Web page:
Background & purpose
A pilot-project implementing a fully functional clinical process EPR, configured and used at a neurological ward (acute apoplexy), replacing all paper records 24/7 throughout one week.
The analysis characterizes the different types of screens, a total of 243 included in the EPR solution. All screens have been extracted from the application and analyzed for changes in total 222 changes. The analysis was based on the vendor’s systematic documentation of changes.
All screens were categorized according to type (forms recording data and views displaying data) as well as primary and secondary user-profession (physician, nurse, therapist, interdisciplinary etc.). All changes were categorized into 3 major groupings: No changes (0); Few and initial changes (1-2); Several and sustained changes (>2).
We have identified a number of interesting patterns with regard to the changes made to the screens representing the overall system configuration.
The majority of screens (87%) were subjected to none or few initial changes. These screens typically had a paper ancestor or represented well known tasks.
Only 32 screens required several and sustained changes indicating screens where sustained re-configuration and experimentation is needed. These 32 screens account for 83% of the total number of changes (184 out of 222). These screens were all supporting coordination of data or tasks. The screens included support for an inter-disciplinary approach to EPR, support for new tasks specific to the medical speciality, and a new registration structure supporting the nursing process.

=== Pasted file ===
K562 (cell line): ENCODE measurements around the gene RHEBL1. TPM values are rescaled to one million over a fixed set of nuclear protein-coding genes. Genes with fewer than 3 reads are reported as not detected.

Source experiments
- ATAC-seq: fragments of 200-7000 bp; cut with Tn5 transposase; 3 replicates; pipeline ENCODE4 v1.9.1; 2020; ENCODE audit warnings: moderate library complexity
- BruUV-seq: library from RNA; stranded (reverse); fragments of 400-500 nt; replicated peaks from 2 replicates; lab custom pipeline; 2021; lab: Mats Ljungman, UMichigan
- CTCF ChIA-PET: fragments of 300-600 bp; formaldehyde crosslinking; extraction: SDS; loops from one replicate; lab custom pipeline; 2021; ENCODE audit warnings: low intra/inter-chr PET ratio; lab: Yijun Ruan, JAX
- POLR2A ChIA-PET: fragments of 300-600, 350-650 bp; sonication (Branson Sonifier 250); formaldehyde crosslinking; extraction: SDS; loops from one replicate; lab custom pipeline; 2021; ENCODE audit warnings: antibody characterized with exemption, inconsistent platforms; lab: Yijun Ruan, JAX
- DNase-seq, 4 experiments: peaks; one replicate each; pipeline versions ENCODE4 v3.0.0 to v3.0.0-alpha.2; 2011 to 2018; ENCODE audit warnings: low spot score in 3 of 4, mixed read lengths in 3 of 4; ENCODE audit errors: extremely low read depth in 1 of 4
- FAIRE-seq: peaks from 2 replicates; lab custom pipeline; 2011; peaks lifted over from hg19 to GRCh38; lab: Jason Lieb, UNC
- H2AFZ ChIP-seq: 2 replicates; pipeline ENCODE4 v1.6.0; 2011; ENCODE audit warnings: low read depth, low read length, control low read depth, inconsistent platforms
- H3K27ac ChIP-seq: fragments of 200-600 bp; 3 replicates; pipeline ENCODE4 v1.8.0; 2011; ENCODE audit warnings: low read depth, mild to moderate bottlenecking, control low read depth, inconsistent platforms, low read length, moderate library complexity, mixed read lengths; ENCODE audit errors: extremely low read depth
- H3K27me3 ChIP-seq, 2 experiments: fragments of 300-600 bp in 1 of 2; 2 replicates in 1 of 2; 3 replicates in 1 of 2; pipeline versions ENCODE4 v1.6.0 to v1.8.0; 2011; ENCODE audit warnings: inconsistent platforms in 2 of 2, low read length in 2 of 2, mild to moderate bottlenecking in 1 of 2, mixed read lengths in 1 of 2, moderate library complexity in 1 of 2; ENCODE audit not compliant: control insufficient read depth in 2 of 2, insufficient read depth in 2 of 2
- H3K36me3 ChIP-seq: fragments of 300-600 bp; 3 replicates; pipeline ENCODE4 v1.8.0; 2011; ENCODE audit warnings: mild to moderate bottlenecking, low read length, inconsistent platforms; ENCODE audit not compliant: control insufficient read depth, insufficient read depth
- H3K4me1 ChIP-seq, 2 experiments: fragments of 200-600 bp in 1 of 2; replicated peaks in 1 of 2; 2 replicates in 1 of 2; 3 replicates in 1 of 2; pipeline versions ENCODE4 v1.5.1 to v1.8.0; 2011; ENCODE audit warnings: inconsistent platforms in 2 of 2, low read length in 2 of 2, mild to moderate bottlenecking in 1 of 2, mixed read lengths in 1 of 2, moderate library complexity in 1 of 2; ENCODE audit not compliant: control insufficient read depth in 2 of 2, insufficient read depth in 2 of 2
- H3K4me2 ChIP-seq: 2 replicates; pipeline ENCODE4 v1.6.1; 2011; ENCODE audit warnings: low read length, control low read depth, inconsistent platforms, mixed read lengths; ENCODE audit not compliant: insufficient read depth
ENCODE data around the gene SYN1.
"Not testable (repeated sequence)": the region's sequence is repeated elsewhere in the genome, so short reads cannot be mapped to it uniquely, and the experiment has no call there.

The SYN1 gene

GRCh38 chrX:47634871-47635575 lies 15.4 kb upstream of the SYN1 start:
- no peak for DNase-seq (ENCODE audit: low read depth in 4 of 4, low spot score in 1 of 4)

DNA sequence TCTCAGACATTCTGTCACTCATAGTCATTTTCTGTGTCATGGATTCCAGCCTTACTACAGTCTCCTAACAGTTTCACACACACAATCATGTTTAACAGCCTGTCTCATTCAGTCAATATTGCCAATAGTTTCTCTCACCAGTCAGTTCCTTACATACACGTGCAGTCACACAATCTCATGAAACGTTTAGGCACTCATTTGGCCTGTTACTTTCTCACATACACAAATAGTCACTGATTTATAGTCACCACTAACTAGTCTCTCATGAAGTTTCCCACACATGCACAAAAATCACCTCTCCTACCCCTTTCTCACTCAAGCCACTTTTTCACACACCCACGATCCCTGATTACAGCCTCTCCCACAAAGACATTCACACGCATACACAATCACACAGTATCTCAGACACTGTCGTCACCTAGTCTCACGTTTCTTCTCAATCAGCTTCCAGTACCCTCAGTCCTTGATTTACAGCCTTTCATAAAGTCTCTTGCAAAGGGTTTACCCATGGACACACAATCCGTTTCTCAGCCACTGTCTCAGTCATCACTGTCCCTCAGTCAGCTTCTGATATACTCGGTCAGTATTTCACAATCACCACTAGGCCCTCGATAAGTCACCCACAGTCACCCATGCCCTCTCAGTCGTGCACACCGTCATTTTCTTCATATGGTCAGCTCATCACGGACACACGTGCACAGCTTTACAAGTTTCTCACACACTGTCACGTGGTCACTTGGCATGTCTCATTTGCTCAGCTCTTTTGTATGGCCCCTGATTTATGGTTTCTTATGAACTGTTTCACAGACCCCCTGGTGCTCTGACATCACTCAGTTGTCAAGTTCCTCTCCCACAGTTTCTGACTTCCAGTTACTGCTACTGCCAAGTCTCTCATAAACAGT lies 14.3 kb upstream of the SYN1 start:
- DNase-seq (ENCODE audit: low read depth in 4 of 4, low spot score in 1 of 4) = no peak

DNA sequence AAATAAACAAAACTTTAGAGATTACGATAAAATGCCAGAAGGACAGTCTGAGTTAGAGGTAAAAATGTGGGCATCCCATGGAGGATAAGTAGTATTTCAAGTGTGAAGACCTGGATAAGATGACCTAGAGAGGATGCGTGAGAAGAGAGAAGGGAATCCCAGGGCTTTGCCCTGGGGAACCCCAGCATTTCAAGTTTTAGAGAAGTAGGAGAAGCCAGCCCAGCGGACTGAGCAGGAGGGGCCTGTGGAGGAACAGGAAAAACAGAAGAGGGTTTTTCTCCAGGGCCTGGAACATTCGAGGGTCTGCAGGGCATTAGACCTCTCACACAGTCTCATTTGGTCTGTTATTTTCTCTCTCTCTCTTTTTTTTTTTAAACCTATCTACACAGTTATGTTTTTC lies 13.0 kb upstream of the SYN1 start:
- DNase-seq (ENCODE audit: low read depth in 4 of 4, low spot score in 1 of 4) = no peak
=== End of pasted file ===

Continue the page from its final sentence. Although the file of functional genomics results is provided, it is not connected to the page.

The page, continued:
Our study indicates that EPR screens are either stable or must be subjected to several re-configurations that stabilize after an average of six iterations. We can predict that some parts of this configuration will be reduced over time since they address new but also general ways of working with EPR. Other parts addresses themes related to the specific medical specialty indicating parts not standard to clinicians across medical specialities. There are indications that only few specific screens are necessary per medical speciality, and that they can be efficiently configured through an experimental approach in a clinical everyday work environment.